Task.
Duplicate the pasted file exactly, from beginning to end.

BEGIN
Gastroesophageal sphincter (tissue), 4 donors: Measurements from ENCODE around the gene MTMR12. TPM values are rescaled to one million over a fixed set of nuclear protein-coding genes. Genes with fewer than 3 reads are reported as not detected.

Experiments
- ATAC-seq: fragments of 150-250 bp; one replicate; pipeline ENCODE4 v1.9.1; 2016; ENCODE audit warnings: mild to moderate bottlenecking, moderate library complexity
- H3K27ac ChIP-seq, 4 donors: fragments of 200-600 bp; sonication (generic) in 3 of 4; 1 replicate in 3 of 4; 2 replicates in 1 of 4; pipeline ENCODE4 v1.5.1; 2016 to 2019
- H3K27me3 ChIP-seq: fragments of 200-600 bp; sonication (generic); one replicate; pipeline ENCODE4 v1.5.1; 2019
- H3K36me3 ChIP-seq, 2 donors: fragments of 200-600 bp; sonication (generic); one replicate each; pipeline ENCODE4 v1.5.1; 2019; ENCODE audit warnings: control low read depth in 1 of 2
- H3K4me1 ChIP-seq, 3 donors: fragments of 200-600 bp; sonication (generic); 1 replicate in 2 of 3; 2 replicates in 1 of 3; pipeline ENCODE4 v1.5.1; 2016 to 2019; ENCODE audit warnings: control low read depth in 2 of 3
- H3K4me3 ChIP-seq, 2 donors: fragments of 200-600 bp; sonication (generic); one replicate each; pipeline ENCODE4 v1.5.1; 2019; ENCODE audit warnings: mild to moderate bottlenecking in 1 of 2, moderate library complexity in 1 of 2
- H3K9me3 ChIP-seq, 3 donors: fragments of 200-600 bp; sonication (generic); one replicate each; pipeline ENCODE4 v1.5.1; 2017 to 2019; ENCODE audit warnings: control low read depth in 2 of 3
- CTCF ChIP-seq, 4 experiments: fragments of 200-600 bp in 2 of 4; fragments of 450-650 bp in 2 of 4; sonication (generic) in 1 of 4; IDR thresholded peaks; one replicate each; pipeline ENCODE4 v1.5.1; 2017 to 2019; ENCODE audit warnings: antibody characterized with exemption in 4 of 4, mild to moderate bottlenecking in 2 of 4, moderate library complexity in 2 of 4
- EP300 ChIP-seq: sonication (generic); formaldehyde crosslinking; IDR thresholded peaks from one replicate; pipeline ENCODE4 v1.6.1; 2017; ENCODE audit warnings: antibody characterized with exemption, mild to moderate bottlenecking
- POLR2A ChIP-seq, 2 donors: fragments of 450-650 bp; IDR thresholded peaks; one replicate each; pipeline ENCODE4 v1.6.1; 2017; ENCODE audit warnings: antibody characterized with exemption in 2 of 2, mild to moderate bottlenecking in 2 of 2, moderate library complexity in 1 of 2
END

Gastroesophageal sphincter (tissue), 4 donors: Measurements from ENCODE around the gene MTMR12. TPM values are rescaled to one million over a fixed set of nuclear protein-coding genes. Genes with fewer than 3 reads are reported as not detected.

Experiments
- ATAC-seq: fragments of 150-250 bp; one replicate; pipeline ENCODE4 v1.9.1; 2016; ENCODE audit warnings: mild to moderate bottlenecking, moderate library complexity
- H3K27ac ChIP-seq, 4 donors: fragments of 200-600 bp; sonication (generic) in 3 of 4; 1 replicate in 3 of 4; 2 replicates in 1 of 4; pipeline ENCODE4 v1.5.1; 2016 to 2019
- H3K27me3 ChIP-seq: fragments of 200-600 bp; sonication (generic); one replicate; pipeline ENCODE4 v1.5.1; 2019
- H3K36me3 ChIP-seq, 2 donors: fragments of 200-600 bp; sonication (generic); one replicate each; pipeline ENCODE4 v1.5.1; 2019; ENCODE audit warnings: control low read depth in 1 of 2
- H3K4me1 ChIP-seq, 3 donors: fragments of 200-600 bp; sonication (generic); 1 replicate in 2 of 3; 2 replicates in 1 of 3; pipeline ENCODE4 v1.5.1; 2016 to 2019; ENCODE audit warnings: control low read depth in 2 of 3
- H3K4me3 ChIP-seq, 2 donors: fragments of 200-600 bp; sonication (generic); one replicate each; pipeline ENCODE4 v1.5.1; 2019; ENCODE audit warnings: mild to moderate bottlenecking in 1 of 2, moderate library complexity in 1 of 2
- H3K9me3 ChIP-seq, 3 donors: fragments of 200-600 bp; sonication (generic); one replicate each; pipeline ENCODE4 v1.5.1; 2017 to 2019; ENCODE audit warnings: control low read depth in 2 of 3
- CTCF ChIP-seq, 4 experiments: fragments of 200-600 bp in 2 of 4; fragments of 450-650 bp in 2 of 4; sonication (generic) in 1 of 4; IDR thresholded peaks; one replicate each; pipeline ENCODE4 v1.5.1; 2017 to 2019; ENCODE audit warnings: antibody characterized with exemption in 4 of 4, mild to moderate bottlenecking in 2 of 4, moderate library complexity in 2 of 4
- EP300 ChIP-seq: sonication (generic); formaldehyde crosslinking; IDR thresholded peaks from one replicate; pipeline ENCODE4 v1.6.1; 2017; ENCODE audit warnings: antibody characterized with exemption, mild to moderate bottlenecking
- POLR2A ChIP-seq, 2 donors: fragments of 450-650 bp; IDR thresholded peaks; one replicate each; pipeline ENCODE4 v1.6.1; 2017; ENCODE audit warnings: antibody characterized with exemption in 2 of 2, mild to moderate bottlenecking in 2 of 2, moderate library complexity in 1 of 2